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P558. Complementary and alternative medicine use in Finnish adolescents with IBD and juvenile idiopathic arthritis

P. Nousiainen1,2, K. Aalto2, K.-L. Kolho2, 1Kuopio University Hospital, Department of Pediatrics, Kuopio, Finland, 2Helsinki University Hospital, Children's Hospital, Helsinki, Finland


Concept of complementary and alternative medicine (CAM) comprehends practices and products that aren't considered conventional medicine. Physicians are often unaware of CAM use, despite potential side effects and interactions with conventional therapy. CAM use is less studied in paediatric populations. The aim of this study was to determine the extent and features of CAM use in a Finnish adolescent IBD and juvenile idiopathic arthritis (JIA) population.


CAM use during last 12 months was assessed by a questionnaire in consecutive outpatient IBD and JIA patients (9.6–18.3 years) in Children's Hospital, Helsinki. Vitamin D, Ca2++ preparations and supplement nutritional drinks were excluded, being prescribed by the physician. Study protocol was approved by the Ethical Committee of Helsinki University Hospital. Statistical analysis was performed on Prism GraphPad 6.

Study ID: T104G0010 Children's Hospital, Helsinki University

Financial support: Finnish Pediatric Research Foundation and Helsinki University Central Hospital Fund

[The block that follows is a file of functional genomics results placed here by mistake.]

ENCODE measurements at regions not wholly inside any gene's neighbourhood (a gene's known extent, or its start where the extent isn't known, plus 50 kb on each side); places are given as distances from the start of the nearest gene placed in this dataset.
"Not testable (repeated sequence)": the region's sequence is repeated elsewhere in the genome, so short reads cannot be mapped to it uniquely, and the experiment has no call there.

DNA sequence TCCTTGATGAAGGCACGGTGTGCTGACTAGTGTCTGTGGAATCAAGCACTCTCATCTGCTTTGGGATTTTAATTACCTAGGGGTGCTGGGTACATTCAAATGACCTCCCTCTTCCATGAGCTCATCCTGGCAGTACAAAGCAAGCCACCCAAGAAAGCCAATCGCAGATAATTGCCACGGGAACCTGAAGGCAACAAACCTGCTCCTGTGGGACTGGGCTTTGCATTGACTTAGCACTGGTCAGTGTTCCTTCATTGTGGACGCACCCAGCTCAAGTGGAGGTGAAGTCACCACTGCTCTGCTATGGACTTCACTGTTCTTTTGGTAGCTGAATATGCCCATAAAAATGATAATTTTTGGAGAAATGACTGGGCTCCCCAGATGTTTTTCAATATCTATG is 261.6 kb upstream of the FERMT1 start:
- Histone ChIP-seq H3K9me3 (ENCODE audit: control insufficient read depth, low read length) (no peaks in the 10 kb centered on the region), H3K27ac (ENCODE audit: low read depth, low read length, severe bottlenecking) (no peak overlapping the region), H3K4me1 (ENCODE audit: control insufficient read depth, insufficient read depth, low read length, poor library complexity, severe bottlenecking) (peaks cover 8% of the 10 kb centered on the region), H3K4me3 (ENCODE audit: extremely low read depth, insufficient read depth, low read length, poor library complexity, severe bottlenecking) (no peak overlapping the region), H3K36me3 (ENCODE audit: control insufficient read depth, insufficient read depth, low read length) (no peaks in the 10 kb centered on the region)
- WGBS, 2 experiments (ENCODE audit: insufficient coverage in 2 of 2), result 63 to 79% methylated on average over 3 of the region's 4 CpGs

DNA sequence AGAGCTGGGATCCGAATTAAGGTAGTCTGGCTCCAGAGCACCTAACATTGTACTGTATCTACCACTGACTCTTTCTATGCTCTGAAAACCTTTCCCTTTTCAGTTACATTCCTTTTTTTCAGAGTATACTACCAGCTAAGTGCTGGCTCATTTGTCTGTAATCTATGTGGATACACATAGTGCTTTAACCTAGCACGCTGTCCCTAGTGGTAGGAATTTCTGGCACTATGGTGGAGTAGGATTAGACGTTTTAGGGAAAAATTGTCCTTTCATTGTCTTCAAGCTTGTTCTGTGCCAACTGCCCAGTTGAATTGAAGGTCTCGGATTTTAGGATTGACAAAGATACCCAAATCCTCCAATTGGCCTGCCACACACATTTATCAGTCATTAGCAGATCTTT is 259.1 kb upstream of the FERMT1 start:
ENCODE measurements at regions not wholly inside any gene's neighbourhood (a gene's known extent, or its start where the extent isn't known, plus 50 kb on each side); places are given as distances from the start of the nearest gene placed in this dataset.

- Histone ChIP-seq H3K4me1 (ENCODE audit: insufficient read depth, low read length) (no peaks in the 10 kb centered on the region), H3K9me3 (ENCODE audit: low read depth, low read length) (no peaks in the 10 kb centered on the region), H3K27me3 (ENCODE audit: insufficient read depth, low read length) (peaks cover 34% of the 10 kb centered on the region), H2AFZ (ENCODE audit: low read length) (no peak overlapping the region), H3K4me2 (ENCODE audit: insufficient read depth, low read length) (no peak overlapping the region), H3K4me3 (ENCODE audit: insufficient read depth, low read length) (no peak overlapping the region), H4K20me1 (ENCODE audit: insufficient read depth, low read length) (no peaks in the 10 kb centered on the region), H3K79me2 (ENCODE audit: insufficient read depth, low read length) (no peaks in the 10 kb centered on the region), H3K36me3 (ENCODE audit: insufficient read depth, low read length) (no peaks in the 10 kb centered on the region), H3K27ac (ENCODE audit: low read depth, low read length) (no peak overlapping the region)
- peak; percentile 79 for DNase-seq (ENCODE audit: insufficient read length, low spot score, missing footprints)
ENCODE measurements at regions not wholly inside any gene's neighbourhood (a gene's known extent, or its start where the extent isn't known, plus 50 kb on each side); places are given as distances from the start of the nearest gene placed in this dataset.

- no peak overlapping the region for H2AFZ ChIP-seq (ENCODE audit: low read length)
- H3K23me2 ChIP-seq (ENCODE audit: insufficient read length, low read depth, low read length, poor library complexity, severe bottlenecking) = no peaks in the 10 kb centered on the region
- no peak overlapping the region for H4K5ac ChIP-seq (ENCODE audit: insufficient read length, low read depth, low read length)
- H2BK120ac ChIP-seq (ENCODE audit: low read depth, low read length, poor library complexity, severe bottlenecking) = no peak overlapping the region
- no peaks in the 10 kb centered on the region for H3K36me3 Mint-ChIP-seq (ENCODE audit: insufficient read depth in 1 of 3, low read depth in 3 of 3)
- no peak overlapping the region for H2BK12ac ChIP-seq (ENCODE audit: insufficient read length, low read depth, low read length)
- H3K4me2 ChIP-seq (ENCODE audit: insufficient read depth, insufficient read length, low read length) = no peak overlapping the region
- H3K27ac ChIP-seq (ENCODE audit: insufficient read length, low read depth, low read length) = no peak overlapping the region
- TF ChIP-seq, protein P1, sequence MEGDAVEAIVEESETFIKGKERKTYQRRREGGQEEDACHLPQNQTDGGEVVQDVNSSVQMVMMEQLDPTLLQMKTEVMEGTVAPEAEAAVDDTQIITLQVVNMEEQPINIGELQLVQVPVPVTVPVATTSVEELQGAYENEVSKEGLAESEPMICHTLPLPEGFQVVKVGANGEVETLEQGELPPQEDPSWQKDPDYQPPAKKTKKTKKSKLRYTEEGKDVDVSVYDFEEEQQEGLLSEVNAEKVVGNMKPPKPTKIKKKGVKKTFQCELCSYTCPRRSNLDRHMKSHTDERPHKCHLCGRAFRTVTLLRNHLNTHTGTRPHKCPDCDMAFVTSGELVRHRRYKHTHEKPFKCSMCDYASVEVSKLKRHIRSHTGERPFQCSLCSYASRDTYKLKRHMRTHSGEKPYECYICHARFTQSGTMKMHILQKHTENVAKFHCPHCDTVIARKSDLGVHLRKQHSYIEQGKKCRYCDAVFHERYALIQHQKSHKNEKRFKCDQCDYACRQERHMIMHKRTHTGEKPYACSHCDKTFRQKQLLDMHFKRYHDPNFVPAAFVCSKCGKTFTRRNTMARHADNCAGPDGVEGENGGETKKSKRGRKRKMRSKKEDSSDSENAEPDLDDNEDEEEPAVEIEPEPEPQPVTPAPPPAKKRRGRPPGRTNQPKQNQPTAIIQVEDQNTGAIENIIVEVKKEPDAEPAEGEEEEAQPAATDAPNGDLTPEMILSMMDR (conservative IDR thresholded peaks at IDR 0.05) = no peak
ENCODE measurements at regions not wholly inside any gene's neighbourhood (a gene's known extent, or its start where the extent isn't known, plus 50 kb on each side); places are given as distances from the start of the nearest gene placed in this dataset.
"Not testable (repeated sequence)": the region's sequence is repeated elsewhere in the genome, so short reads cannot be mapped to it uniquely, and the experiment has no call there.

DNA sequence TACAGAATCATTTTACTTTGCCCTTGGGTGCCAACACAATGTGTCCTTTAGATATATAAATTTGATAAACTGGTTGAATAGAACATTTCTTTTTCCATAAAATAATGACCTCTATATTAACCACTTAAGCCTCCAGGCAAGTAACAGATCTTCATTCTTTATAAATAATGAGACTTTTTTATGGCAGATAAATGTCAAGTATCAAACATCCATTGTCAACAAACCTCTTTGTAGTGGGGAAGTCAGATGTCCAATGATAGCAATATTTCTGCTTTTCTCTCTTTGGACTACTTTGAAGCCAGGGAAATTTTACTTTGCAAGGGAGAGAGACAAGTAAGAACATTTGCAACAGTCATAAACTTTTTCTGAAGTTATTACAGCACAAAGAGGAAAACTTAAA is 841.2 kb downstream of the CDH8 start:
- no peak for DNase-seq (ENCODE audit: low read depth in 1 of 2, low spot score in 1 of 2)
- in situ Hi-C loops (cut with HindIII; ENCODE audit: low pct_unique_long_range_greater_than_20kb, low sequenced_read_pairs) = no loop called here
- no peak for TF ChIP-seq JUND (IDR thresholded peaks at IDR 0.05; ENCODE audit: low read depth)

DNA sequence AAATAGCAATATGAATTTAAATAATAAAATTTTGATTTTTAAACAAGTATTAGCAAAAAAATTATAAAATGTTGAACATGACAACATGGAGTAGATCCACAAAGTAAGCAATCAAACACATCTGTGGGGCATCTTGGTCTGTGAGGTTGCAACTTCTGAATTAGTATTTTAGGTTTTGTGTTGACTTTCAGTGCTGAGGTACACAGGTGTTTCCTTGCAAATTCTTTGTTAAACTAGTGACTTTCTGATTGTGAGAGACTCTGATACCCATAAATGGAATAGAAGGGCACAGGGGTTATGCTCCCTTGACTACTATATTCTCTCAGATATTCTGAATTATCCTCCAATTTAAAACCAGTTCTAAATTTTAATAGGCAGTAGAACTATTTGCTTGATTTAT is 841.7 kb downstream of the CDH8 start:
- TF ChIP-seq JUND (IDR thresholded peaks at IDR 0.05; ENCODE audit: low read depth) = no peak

147 out of 225 questionnaires were completed (65%, 97 IBD and 50 JIA patients). Response rate of IBD patients was significantly higher than of JIA patients (76% and 51% respectively, p = 0.0001). Of all patients, 48% regularly used CAM (54% and 38% of IBD and JIA patients respectively, p = 0.08) and 81% had at least tried CAM. Most common forms of regularly used CAM are shown in Table 1.

In previous studies mind-body and manipulative CAM have been popular among adolescent IBD and JIA patients. However, in our study use was rare: acupuncture had been used by 4 patients and osteopathy, energy treatments and zone therapy by only one patient each.

Among IBD patients CAM-users were younger than non-users (14.9 vs. 15.8 years, p = 0.022). Medication (steroids, TNF α blockers, other immunosuppressants) or gender didn't associate with CAM use. It is notable that 52% of CAM users had special diets, significantly more often than non-users (32%, p = 0.012).

Table 1. The most common forms of regularly used CAM
 IBD (n = 52)JIA (n = 19)
Multivitamin products54%42%
Minerals and trace elements37%21%
Omega 3&6 products23%37%
Supplementary products for athletes12%0%


CAM use is frequent also among Finnish adolescent IBD and JIA patients. Paediatricians should actively ask about CAM use and special diets, since they may influence the treatment or outcome of the disease. Paediatricians would most likely benefit from familiarising themselves with the basic concepts of CAM.